0502_ShackleThe Pakula Shackle Rig was invented to overcome the problems of rigging symmetrical-shaped heads. Both hooks are angled at 60 degrees so both hooks are separately allowed to balance with both points aimed at the top jaw. All connections are loose, the hooks on loops are allowed to swing freely on a shackle, which in turn gives the lure maximum freedom of action and effectiveness. When running underwater the Shackle Rig is very stable, as each hook runs as an individual, maintaining its own balance. They are by far the best for symmetrical-shaped heads as they act as a keel to keep the lure oriented with the part of the lure between the hook points running uppermost. This rig is also quite good for non-symmetrical-shaped heads as both hooks are pointed towards the best target. Also, note if the other types of twin rigs are running as they were supposed to, that is, one hook up and the other down, a fish would have to open its mouth twice as far to engulf them as the 60-degree shackle rig.

 
 

0502_KeelPlease note that the following section on the 'Keel Rig' is updated in the new version of the Between The Lines DVD set "Revelations" due for release in 2011. Articles and clips are online.

The ‘Keel Rig’ is a way to overcome the natural imbalance of many of the traditional systems. This modification to rigs was developed many years ago as part of the shackle rig to increase hook-up rates regardless of the hook configurations used and to overcome the effects of rough seas unbalancing even the best rigs. The rig modification is based on lowering the centre of gravity of the rigs by suspending weights below the bend of the hook. The weights used are generally lead net weights with a cut in one side and an open tube core which allows the rig wire freedom of movement.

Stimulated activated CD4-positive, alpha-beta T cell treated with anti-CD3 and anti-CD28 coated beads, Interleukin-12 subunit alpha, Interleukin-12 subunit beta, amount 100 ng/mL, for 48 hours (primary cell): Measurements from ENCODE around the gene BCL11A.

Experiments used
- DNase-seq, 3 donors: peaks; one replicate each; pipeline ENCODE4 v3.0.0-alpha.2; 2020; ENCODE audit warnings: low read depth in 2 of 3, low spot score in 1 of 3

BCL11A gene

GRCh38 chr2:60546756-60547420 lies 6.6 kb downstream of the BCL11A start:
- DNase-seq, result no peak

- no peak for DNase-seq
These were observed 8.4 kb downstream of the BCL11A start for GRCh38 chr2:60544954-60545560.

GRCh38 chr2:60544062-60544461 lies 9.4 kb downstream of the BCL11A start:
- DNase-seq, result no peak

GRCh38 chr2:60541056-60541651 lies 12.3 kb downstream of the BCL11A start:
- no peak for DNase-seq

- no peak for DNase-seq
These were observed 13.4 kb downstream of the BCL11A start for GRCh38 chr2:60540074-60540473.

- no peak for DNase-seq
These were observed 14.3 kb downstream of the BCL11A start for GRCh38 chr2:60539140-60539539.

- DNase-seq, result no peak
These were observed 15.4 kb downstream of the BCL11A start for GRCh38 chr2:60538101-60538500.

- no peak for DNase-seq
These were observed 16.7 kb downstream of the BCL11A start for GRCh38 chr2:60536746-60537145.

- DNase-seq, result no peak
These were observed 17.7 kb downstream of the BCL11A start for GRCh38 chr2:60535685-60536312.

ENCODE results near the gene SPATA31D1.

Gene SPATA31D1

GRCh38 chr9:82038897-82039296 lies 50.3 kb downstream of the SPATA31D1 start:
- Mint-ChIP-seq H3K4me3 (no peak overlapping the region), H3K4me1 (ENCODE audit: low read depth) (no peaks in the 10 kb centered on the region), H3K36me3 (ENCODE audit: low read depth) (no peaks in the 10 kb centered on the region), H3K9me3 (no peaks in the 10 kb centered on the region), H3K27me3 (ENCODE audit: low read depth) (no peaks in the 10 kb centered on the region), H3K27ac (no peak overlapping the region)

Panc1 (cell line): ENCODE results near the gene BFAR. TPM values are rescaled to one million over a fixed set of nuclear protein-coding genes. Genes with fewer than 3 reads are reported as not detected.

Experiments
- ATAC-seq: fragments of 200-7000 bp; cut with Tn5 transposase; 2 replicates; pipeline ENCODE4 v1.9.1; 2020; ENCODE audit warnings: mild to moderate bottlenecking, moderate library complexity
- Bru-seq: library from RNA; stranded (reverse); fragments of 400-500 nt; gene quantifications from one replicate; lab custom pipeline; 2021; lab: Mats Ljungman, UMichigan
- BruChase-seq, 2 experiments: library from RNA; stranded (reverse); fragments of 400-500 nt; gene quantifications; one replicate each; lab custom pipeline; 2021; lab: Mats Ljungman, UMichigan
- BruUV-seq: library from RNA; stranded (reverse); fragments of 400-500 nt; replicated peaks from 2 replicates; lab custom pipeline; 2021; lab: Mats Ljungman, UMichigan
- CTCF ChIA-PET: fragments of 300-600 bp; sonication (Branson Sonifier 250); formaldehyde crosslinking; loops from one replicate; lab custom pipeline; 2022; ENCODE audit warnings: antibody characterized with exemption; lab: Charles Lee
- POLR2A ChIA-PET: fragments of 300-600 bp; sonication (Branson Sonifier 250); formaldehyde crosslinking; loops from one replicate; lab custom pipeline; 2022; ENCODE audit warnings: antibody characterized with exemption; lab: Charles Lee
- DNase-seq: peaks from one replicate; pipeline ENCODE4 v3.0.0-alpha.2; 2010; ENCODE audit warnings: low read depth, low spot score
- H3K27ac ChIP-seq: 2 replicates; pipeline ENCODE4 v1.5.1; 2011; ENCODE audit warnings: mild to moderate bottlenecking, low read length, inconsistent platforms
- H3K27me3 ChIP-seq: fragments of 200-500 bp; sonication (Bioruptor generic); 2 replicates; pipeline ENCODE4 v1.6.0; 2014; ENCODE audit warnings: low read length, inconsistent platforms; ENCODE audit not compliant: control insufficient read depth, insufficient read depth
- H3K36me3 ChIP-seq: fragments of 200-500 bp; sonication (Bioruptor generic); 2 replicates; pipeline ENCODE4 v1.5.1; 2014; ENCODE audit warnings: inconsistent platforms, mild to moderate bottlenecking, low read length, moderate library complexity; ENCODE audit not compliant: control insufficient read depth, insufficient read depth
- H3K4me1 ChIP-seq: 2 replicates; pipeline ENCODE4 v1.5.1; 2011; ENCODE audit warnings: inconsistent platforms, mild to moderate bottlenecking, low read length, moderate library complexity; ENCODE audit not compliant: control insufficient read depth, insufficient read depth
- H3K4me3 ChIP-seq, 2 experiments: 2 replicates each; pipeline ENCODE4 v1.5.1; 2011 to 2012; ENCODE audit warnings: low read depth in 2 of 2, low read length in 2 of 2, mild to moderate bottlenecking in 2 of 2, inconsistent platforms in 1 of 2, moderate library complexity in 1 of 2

The main considerations are that only enough lead should be used to meet the conditions. The lead should be attached in such a manner that it will fall away easily on hook up so it cannot be used as a pendulum. Methods such as a light rubber band or light heat shrink are fine.

Rigs should be tested by pulling them through clear water, such as a swimming pool for balance. Several rigs can be prepared and with the use of small shackles are easily changed over.

The short video shows several keeled rigs: Firstly, the single hook rig is now very stable. Secondly, the twin hook back to back is not weighted enough to stabilise it. A bit more lead would accomplish this. The third is a shackle rig in turbulent waters maintaining its 60-degree set-up.

The keel rig increases hook-up rates significantly.